Is there time for you to discover the secrets from within the publication before you check out?
Do you pay the five bucks and learn how to have rock hard abs or fantastic hair? Do you want to please your man (what about pleasing women?) or learn who is dying off in the next episode of your soap opera?
Do you look to see who is watching you before you pick up the tabloid rags that claim Elvis is alive, and then dead, and then alive again? Or, that aliens landed and gave birth to Miley Cyrus?
It is the sleek magazine cover that draws you in as you seek only to pay and get out of the store. It beckons you with air brushed perfection images of women --who in real life have wrinkles, cellulite, and bulges but these flaws have been eradicated leaving only the illusion of the a woman the photo initially captured.
Grocery store magazine racks are aimed perfectly at grabbing our attention, promising us all kinds of miracles if we only buy the publication and read it.
For research, I wrote down some of the cover headlines from one week. Disturbing, but this is make believe science.
If I read these articles, would my life change dramatically? I am promised income for life, fifteen pounds shed, sexy make-up and the best love life ever!
Oh, if only. Who knew the solutions to all my vanity was right before me all this time and all I had to do was pick up a magazine.
The headlines promised so much.
One teased, Look Hot from Behind. Gee, and all these years I worked hard to be hot from the front. I think a one-sided hotness can be more damaging to your dating life. Why? Have you ever seen a person with a tight, toned great body and then they turn around and the contradicting face nearly knocks your head around?
It would have been better if I had been prepared. Great expectations give way to great disappointments.
Another magazine proclaimed, The Haircut that works for everyone; so I began picturing famous people with the same haircut. Everyone? Really? Should Jennifer Aniston, known for having the hairstyle that caught every girl’s eye, now wear the same Mohawk that Miley Cyrus sports?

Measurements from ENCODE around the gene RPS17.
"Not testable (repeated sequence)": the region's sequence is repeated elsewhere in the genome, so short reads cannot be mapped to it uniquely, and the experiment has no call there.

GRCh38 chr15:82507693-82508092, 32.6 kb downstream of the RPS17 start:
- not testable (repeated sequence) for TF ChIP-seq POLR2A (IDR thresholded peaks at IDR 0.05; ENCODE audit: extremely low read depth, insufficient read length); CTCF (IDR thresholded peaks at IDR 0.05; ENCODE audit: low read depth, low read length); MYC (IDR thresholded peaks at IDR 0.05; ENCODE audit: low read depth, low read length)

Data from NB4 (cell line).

In the 70s, every woman’s hair style was either the Dorothy Hamill
Another magazine promised, Shrink your belly in 14 days and added melt your muffin top while another similar bode, Shed two sizes.
Nearly every cover promoted some sort of weight loss or get in shape taunt. If only the magazine would have guilted me before I loaded my shopping cart with potato chips, ice cream and beignet mix.
For two years I subscribed to Self magazine and each issue was stuffed full of how to lose pounds, how to crunch my way to sexy abs, millions of words promoting a healthy diet all with a cover of a beautiful female celebrity smiling at me, laughing at me because she knows I am only going to peruse through the pages and never do a thing recommended in the publication.
Then there are the magazines who want to make us feel better. Blessed brutal honesty! They console us with distorted photos and headlines that read, Over injected celebrities, Celebrities without makeup, or match the Cellulite to the celebrity.
Do we can feel better about ourselves seeing the beautiful--not so beautiful?
These entertainment magazines also want us to feel better about our common ordinary life drama by giving us all the weekly gossip on the celebrities. Again, for research, STAR magazine’s cover screamed, Tim & Faith, Marriage from Hell, She’s a controlling Psycho. From now on, we will carry the bad speculation of those words with us. Forget the truth, the smoke and mirrors make better stories.
Love advice is also within the pages of the magazines such as Always the friend, never the girlfriend. Can you fix that?
Headlines that read, Congress Hires Exorcist means you have left the world of creditable publications and have entered the Twilight Zone of tabloid publications.
All bets are off with the creative and freaky style of shock writing. It’s okay to read the headline, but then, step back, …way back.
Don’t forget the house and garden covers which reveal a lifestyle that you probably will never get to experience either. Your home may have the lived in look they never put on the cover of magazines. Dust, toys, extra clutter does not make appealing cover shots.
My magazine headline advice: The key to being satisfied with your life is to ignore magazine covers while in checkout lines.
The covers may offend, depress, amuse or just darn right make you angry. But to actually read the articles?
I ain’t got time for that.